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Berlusconi: My work is a burden free of gaffes

  • Story Highlights
  • Italian Prime Minister Silvio Berlusconi says he has never made a gaffe
  • He tells CNN that his job is a burden but he is the man for the moment
  • Berlusconi attacks opponents and media, saying they lack integrity
By Paula Newton,
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ROME, Italy (CNN) -- Italian Prime Minister Silvio Berlusconi has told CNN he has never committed a gaffe and that he doesn't like his job much these days.

Italian Prime Minister Silvio Berlusconi says newspapers have invented his supposed gaffes.

Italian Prime Minister Silvio Berlusconi says newspapers have invented his supposed gaffes.

In an exclusive interview, Berlusconi laid the blame on newspapers.

"I have never made any gaffes, not even one, every gaffe is invented by the newspapers," he said from his office in Palazzo Grazioli, his official Rome residence.

Speaking for more than an hour and clearly more confident than ever, Berlusconi said he now felt his job was a burden. What do you think of Berlusconi?

"I'm still doing everything that I'm doing with a great sense of sacrifice. I have to tell you I don't like it. Absolutely. I would rather be doing what I was doing before or doing something else now, " Berlusconi said. "I'm here because unfortunately right now Berlusconi is considered the only leader capable of holding the center-right together. Video Watch Berlusconi's interview with Paula Newton »

"On the opposite side, on the left, there isn't a credible or respectable leader, and so I think this is a cross I must bear and bear it I will with sacrifice for a while until the emergence of people capable of allowing me to go off to be a grandfather, which I would very much love to do," said Berlusconi.

He went on to describe his schedule leading up to the G8 meeting in July as "a nightmare." Video Watch Berlusconi's interview in Italian »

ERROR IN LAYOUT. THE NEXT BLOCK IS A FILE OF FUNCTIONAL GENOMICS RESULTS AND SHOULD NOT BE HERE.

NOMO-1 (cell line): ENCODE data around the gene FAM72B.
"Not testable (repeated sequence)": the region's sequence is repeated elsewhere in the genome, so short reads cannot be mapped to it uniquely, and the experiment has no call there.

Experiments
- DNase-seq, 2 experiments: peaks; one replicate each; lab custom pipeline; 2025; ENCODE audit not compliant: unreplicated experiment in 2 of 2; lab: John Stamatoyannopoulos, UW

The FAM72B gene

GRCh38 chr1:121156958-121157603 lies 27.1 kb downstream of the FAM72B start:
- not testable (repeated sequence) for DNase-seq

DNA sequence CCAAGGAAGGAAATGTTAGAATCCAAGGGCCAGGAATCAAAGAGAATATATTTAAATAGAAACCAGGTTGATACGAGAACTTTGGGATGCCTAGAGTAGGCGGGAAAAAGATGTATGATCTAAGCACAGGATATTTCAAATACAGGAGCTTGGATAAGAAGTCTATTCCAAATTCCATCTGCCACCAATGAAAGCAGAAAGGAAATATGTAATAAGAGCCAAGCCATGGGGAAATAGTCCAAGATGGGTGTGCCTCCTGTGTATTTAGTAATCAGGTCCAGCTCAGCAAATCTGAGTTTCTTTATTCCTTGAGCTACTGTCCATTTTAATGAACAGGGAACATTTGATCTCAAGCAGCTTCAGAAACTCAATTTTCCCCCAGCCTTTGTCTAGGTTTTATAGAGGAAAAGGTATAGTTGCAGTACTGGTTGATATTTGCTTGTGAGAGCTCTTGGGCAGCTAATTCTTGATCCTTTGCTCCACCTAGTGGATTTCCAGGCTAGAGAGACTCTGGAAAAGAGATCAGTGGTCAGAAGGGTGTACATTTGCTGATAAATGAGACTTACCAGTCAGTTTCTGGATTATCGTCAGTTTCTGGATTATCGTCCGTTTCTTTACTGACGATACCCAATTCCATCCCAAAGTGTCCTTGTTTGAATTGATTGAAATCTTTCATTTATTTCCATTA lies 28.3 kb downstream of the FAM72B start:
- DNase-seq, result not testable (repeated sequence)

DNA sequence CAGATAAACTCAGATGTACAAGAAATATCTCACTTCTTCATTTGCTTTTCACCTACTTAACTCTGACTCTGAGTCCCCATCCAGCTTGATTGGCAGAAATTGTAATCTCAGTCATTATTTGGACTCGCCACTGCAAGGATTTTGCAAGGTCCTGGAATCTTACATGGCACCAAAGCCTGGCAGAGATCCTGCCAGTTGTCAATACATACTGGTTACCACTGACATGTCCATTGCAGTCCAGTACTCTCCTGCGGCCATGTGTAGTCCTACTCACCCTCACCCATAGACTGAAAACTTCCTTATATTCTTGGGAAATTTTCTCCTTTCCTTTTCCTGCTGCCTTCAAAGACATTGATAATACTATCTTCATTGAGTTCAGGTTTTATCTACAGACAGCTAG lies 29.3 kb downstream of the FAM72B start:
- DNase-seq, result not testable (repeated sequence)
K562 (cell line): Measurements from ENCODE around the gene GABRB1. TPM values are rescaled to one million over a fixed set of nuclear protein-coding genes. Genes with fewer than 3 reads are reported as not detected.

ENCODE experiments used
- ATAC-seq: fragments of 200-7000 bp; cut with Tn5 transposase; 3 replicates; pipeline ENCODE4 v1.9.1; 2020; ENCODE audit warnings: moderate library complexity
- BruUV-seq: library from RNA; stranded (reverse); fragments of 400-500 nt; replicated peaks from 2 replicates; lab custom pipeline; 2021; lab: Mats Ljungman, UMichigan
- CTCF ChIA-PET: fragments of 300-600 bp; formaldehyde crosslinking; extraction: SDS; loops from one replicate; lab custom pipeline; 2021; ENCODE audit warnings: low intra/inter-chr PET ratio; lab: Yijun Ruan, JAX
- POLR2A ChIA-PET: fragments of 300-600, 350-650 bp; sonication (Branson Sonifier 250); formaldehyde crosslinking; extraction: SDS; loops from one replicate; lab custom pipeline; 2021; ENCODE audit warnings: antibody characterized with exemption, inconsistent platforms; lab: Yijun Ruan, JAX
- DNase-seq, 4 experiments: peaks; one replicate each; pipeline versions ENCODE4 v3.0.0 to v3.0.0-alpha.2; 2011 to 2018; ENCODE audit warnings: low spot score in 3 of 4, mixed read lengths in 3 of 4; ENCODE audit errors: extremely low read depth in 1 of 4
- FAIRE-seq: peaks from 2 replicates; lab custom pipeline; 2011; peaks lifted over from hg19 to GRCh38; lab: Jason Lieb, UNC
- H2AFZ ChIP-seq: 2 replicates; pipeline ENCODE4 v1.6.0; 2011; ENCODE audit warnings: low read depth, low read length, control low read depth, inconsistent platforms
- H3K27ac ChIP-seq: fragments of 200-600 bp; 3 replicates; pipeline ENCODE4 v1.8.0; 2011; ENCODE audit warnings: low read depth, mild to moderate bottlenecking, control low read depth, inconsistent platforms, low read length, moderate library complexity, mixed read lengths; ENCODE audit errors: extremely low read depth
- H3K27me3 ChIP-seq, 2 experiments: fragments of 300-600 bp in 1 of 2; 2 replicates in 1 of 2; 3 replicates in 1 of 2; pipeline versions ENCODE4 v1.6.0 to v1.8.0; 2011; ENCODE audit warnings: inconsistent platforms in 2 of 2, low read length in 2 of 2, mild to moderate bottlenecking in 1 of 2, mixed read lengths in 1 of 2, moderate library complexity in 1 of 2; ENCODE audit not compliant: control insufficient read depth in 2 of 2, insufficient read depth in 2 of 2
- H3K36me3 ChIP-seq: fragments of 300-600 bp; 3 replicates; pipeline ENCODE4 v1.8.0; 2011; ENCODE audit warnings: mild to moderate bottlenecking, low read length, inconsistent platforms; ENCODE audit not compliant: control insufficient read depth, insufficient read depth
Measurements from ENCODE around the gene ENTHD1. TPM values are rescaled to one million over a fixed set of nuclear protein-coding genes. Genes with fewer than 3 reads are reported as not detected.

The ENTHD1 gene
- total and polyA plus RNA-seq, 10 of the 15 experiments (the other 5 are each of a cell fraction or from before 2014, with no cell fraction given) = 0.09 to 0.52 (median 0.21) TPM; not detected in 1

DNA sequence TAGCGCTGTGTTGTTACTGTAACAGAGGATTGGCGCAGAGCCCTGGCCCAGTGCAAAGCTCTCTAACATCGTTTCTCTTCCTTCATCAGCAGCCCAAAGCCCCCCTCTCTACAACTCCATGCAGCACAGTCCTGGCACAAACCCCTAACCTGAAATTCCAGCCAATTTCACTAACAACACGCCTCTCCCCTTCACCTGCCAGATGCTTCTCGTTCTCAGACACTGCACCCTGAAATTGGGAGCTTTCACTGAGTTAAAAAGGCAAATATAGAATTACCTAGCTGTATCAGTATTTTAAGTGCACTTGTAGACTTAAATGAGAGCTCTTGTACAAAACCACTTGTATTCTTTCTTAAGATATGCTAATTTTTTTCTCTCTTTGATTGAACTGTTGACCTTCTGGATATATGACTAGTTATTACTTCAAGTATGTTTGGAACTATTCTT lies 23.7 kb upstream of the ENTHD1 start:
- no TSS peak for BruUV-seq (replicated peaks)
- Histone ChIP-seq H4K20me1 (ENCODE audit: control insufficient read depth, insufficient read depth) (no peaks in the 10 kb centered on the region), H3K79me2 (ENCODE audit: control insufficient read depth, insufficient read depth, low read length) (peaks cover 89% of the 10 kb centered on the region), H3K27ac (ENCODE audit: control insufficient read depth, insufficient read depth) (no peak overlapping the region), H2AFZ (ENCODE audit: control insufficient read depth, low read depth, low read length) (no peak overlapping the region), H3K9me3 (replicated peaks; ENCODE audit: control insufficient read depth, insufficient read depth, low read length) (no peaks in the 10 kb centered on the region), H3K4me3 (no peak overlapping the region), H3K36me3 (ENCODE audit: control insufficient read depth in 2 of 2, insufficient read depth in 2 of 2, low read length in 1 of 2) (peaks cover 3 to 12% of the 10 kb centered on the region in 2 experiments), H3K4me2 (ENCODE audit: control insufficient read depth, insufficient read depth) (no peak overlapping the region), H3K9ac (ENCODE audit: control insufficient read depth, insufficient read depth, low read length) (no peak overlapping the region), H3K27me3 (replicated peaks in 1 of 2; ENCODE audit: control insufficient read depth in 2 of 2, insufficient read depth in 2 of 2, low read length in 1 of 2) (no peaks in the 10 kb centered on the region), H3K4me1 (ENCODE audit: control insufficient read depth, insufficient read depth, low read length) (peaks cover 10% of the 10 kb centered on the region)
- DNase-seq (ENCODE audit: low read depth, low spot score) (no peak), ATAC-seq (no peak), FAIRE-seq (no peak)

The Italian prime minister said he spent more than half his time on international issues and hoped to use his years of political experience to broker some breakthroughs on a range of issues.

On closing Guantanamo, Berlusconi said his country would be open to taking detainees.

"If we can do a favor for the American people and the U.S. government, we will certainly do it," Berlusconi said, before refusing to say exactly how many Italy would take.

"I don't have those answers. But of course we feel we should do everything possible to lend a hand to the United States. We can't expect them to fight single-handedly on behalf of all of us: Terrorism is a phenomenon that affects us all," added Berlusconi.

It has been a contentious week for the 72-year-old three-time Italian prime minister. He remains mired in political and private scandals involving his impending divorce and a corruption trial.

Despite the swirl of scandal Berlusconi remains popular, consistency scoring approval ratings of more than 60 percent.

He appears to want to use that clout by pressing some issues he says have long been a problem in Europe, like illegal immigration.

Berlusconi defended the new Italian policy of actively patrolling international waters for illegal immigrants and returning them to the ports from where they set sail before they have a chance to claim asylum in Italy.

"We escort them to the ports where they boarded and there, like we just did in Libya, the U.N. agencies can verify in the field if they're entitled to asylum, and we accept those who are. Which is what the United States is doing, all countries are doing it, but they attack us, especially our own opposition and its newspapers, they're turning the problem into something it's not and foreign newspapers are following their lead," he said.

The policy has been criticized by human rights groups and the U.N. but Berlusconi said it was the most humane thing to do.

"Listen, do you think it's human to take these people and put them in a field and keep them in the field for several months with their freedom? And then send them back after two months? I think it is more humane to take them back to where they come from and put them in the hands of the U.N., which will verify if they are in a position to get the asylum," said Berlusconi.

Last week Berlusconi said Italian immigrant detention centers were no better than "concentration camps."

As for the ongoing corruption trial from which he has immunity as long as he remains prime minister, he called it 'scandalous.'

Last week an Italian judge ruled that Berlusconi's British tax lawyer, David Mills, had accepted a $600,000 bribe from him in exchange for false testimony.

Berlusconi said there was no truth to the allegation and he would prove it.

As for the continuing publicity around the trial and his marriage, he said it was all invented by his enemies in opposition and journalists who lacked integrity.


"I think it is disgraceful the conduct of people that invade the privacy and use private matters for political attacks.

"In the face of an accusation of this nature I will speak out, I will explain exactly what the situation is. I will still have the Italians on my side and once again this accusation will act as a boomerang against the people that have started it," said Berlusconi.

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